The biggest move of a busy NBA offseason was Russell Westbrook’s return to his native Los Angeles to join the LA Lakers franchise he grew up worshipping. As soon as the trade was announced, questions sprung up about how the ball-dominant guard would fit in alongside demanding floor general LeBron James in an offense built around maximizing the generational talent of Anthony Davis.
The nine-time All-Star from Long Beach who played college ball at UCLA said he was still eager to learn on Tuesday. “I will always stay true to who I am. But I’ll also make sure that I am able to listen and be all ears because I am coming to an unbelievable organisation and a team with players that I’m able to learn from.”
Westbrook called James one of the best to play the game and said he wanted to make life easy for the four-time champion, who led the Lakers to a championship inside the bubble two seasons ago. “I’m coming to a championship-caliber team and my job is make sure I’m able to make his game easy for him,” he said. “As it pertains to ball handling and all that, it really doesn’t matter. There are many different ways you can impact the game without having the ball in your hands.”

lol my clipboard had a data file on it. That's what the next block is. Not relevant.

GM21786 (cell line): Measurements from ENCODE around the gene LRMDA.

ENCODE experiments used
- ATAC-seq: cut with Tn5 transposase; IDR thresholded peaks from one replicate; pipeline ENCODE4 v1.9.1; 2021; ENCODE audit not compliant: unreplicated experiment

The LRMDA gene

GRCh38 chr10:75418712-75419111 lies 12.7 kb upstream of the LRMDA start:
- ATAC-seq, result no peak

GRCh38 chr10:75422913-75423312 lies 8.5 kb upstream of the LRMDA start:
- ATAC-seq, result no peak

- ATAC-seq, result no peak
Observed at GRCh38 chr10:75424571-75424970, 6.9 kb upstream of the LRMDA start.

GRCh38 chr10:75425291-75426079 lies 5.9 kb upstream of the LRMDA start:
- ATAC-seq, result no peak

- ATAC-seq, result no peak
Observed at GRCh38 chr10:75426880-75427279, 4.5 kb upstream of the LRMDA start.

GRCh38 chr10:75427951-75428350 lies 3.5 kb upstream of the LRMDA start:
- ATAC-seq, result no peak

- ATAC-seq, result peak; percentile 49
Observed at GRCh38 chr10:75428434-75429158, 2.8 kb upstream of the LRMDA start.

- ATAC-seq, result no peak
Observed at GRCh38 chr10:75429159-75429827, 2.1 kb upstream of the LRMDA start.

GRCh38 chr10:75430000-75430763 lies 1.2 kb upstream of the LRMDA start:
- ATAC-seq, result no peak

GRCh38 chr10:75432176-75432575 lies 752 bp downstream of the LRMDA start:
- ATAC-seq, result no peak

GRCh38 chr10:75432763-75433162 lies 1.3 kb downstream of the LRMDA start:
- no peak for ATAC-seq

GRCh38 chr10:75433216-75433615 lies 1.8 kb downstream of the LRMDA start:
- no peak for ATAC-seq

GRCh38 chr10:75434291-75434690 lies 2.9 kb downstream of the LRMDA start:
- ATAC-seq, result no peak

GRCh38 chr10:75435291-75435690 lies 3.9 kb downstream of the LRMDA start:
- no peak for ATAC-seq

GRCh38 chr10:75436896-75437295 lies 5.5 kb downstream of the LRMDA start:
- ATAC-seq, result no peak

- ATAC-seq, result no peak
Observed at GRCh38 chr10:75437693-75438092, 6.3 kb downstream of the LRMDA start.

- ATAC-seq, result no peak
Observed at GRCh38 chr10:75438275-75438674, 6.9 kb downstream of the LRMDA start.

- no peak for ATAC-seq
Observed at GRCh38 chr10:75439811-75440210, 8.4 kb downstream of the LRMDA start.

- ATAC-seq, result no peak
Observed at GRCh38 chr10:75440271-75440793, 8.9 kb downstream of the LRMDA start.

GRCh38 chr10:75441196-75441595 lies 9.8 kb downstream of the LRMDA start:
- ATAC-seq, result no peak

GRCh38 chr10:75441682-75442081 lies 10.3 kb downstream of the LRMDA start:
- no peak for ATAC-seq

The 32-year-old is a uniquely gifted player. In 2017, he became the second player to average a triple-double during the regular season en route to picking up league MVP honors. He has averaged a triple-double in four seasons and is the all-time leader in the category. Last season with the Washington Wizards, he averaged 22.2 points, 11.5 rebounds and 11.7 assists per game.
The fiercely competitive Westbrook has also been criticised for his lack of post-season success, where his willingness to take on opponents by himself has sometimes put his team at a disadvantage.
Westbrook, who is entering his 14th season, said he is clear on his role and determined to help the franchise to hang its 18th championship banner at the end of next season. “It’s my job to do what I’m supposed to do and make sure we have a chance to compete for a championship,” he said.